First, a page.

Frequently Asked Questions
Do you charge an hourly rate, or a fixed fee for my purchase/sale?
For residential real estate purchase or sale transactions we are able to offer an initial quote on fees to help provide some cost certainty prior to your closing date. It is important to note that these quotes are for standard residential real estate transactions. If the circumstances relating to your purchase or sale should significantly change warranting an update to our initial quote on fees we will notify you immediately with an update the quote.
Should a lawyer review the Agreement of Purchase and Sale?
There is no legal requirement for your lawyer to review your Agreement of Purchase and Sale, however in many real estate transactions is it advisable to have a lawyer review the Agreement of Purchase and Sale while the agreement is still conditional, as the agreement would still not be irrevocably binding, and if any changes are recommend they can still be made or at least suggested.
Should I get a property inspection done?
Just as you would want to make sure that the legal aspects of an Agreement are reviewed by a lawyer, a property inspection allows a qualified professional to give an opinion on the physical condition of the property. It is important to note that your lawyer’s role will be mostly limited to the legal aspects of the transaction; lawyers will not offer any advice on the physical condition of the property and any structures. By including an inspection condition in the Agreement, it provides a buyer the right to identify building issues that can either be remedied by the vendor or the buyer can elect to withdraw from the Agreement. It is an important and vital right. Ultimately, in Ontario, it is “buyer beware” when it comes to the state of a property, and a prudent buyer should protect himself with a proper inspection.
Can the buyer/seller and I both use you as our lawyers?
Generally speaking, a lawyer can only represent one side in a real estate transaction (i.e. the “two lawyer rule”). There are specific circumstances whereby our professional governing body, the Law Society of Upper Canada, permits a lawyer to act for both sides in a real estate transaction (i.e. the transferor and the transferee are considered “related persons” by law, or where the transaction is occurring in a remote location where requiring two lawyers could cause undue inconvenience). We recommend that our clients contact us as early as possible to inquire about whether two lawyers would be required in a particular transaction.
When can I pick up my keys?
Most agreements of purchase and sale may list a closing time for the transaction. In reality, the actual time of closing will depend on when all closing documents, keys and funds have been exchanged, and the transaction electronically submitted by both lawyers. Because we cannot release the keys to you prior to the official closing of the transaction, we would have to wait until the transaction is registered (which must occur before 5:00 pm on the day of closing). We aim to coordinate with you as your closing date nears to give you an idea as to when keys should be available.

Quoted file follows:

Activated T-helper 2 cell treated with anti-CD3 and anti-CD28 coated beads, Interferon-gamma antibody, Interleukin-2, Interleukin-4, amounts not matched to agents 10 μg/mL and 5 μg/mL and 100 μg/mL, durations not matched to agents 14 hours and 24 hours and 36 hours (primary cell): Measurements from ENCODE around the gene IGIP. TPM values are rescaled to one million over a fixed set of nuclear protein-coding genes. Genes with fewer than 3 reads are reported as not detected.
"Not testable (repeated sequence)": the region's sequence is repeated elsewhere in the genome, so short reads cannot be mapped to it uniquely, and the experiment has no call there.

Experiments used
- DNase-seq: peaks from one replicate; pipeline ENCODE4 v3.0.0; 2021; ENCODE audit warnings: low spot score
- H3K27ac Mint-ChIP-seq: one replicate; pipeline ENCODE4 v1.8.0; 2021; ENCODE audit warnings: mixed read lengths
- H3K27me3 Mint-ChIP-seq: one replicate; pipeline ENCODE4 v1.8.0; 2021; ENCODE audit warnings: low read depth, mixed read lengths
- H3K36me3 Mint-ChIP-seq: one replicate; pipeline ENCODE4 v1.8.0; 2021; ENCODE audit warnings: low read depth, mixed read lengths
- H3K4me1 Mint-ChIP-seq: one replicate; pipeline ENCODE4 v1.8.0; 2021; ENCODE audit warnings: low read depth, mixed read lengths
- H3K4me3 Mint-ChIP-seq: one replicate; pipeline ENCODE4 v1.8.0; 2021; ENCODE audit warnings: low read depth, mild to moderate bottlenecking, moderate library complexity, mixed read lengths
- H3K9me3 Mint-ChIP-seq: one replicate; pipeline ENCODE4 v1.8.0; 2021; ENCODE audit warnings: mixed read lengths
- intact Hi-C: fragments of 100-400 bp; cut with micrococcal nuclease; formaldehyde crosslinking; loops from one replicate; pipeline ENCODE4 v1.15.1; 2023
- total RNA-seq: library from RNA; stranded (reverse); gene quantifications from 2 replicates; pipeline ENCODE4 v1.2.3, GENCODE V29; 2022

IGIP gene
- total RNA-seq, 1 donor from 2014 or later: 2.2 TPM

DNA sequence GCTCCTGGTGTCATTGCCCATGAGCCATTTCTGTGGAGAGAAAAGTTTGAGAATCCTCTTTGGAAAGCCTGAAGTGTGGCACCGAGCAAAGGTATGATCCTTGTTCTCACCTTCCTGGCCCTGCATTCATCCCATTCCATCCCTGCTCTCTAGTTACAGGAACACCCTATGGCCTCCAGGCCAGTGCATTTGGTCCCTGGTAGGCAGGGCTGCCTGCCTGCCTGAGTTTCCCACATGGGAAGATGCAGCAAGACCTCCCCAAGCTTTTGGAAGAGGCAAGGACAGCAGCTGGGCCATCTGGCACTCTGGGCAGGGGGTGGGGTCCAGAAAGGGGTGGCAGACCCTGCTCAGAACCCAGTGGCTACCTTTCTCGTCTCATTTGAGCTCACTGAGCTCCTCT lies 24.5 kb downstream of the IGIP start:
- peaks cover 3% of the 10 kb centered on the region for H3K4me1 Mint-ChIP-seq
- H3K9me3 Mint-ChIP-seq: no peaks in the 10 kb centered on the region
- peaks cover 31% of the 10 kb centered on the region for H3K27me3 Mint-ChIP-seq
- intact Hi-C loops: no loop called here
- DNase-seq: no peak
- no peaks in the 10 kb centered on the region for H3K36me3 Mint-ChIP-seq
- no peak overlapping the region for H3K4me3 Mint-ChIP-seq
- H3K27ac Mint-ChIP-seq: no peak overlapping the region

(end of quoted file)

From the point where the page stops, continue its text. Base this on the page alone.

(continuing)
What do you do with my sale proceeds?
Upon receipt of the sale proceeds, we ensure that any mortgages, the realtor’s commission and our fees and disbursements are paid out. The balance of the sale proceeds remaining after these amounts are deducted is ready for you to be picked up at our office in the form of a certified cheque.
Is there such a thing as a “welcome tax” or land transfer tax in Ontario?
Yes. In Ontario, a purchaser is required to pay a land transfer tax based on a certain percentage of the purchase price (subject to any first time home buyer rebate). This amount is confirmed with you and collected from you prior to closing, and we would pay this to the appropriate government body. If you are a first time home buyer, you may be eligible for a partial rebate (up to $2,000) of the land transfer tax payable. If you would like to inquire further about eligibility for the land transfer tax rebate, please contact us.
Do I have to pay HST on my purchase?
For residential transactions, there is a general exemption from paying HST for what is considered a sale of a previously occupied residential complex (i.e. buying a previously used home). If you are buying from a builder, or a new home, HST would be applicable to your purchase and the builder ordinarily factors this in to the quoted purchase price. Depending on your usage of the property as your primary residence, you could qualify for a partial rebate of the HST paid, and a builder will normally also factor in this rebate. For commercial properties it is likely that HST would be collected and paid, either at closing or during a purchaser’s HST reporting period if they are an HST registrant and the parties jointly elect for the purchaser to report the HST.